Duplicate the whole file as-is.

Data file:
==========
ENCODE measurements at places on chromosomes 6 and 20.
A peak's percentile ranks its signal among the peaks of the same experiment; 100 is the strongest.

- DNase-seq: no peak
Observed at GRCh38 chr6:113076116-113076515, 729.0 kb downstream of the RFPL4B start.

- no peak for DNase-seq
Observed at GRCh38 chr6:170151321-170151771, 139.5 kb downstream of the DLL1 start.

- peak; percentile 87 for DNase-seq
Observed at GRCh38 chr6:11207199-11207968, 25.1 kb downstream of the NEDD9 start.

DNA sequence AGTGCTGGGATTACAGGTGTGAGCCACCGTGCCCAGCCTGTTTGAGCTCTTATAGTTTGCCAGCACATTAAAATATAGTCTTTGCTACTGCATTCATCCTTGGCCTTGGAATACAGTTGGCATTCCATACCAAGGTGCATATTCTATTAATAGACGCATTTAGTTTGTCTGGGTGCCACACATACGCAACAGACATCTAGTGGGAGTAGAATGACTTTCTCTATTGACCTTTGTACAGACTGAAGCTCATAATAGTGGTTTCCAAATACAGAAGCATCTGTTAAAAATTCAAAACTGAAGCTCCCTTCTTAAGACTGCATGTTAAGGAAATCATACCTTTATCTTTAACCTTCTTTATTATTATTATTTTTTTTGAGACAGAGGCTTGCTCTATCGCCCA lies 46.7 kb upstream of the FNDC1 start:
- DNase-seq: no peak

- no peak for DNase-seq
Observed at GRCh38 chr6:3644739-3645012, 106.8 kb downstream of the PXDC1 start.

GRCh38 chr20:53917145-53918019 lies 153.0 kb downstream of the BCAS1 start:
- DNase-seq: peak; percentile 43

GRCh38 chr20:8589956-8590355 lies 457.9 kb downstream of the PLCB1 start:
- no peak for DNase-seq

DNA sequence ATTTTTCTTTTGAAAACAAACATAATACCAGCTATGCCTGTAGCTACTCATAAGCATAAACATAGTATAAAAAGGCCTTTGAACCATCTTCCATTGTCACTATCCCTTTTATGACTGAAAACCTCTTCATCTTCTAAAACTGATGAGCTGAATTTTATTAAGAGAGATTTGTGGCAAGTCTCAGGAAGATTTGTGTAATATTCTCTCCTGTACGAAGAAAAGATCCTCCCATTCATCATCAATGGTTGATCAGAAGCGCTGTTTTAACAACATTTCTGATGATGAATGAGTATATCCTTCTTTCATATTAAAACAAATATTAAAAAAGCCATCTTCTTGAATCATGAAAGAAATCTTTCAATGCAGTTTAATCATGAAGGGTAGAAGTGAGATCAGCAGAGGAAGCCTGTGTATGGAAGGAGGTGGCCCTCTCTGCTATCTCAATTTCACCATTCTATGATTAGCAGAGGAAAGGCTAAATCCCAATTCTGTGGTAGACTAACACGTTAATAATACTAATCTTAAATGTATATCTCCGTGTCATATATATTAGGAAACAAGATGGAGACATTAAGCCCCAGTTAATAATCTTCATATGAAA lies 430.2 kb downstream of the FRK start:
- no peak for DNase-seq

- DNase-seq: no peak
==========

ENCODE measurements at places on chromosomes 6 and 20.
A peak's percentile ranks its signal among the peaks of the same experiment; 100 is the strongest.

- DNase-seq: no peak
Observed at GRCh38 chr6:113076116-113076515, 729.0 kb downstream of the RFPL4B start.

- no peak for DNase-seq
Observed at GRCh38 chr6:170151321-170151771, 139.5 kb downstream of the DLL1 start.

- peak; percentile 87 for DNase-seq
Observed at GRCh38 chr6:11207199-11207968, 25.1 kb downstream of the NEDD9 start.

DNA sequence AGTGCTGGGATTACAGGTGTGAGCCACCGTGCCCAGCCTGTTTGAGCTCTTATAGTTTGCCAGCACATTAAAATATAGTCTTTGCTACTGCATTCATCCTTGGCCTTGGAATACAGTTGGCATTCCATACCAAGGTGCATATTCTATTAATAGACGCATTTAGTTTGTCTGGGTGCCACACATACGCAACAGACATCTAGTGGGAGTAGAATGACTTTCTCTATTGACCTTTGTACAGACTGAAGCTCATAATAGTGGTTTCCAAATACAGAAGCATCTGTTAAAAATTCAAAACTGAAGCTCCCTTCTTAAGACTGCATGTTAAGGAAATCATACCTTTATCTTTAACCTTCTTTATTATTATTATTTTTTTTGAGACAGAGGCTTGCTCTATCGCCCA lies 46.7 kb upstream of the FNDC1 start:
- DNase-seq: no peak

- no peak for DNase-seq
Observed at GRCh38 chr6:3644739-3645012, 106.8 kb downstream of the PXDC1 start.

GRCh38 chr20:53917145-53918019 lies 153.0 kb downstream of the BCAS1 start:
- DNase-seq: peak; percentile 43

GRCh38 chr20:8589956-8590355 lies 457.9 kb downstream of the PLCB1 start:
- no peak for DNase-seq

DNA sequence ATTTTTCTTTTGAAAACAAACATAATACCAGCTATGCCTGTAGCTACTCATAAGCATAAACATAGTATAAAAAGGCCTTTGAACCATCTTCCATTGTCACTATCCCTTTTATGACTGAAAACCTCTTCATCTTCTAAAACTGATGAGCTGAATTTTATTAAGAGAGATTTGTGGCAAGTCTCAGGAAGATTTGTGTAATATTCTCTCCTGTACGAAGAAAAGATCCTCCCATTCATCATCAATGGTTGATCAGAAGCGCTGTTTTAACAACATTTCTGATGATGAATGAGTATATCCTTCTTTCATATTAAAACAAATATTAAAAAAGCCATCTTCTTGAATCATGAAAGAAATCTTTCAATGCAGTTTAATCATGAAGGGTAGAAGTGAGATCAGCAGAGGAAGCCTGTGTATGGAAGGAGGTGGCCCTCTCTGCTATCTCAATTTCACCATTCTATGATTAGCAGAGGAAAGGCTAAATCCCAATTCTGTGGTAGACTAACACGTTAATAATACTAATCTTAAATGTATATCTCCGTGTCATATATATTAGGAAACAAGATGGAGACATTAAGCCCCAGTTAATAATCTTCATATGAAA lies 430.2 kb downstream of the FRK start:
- no peak for DNase-seq

- DNase-seq: no peak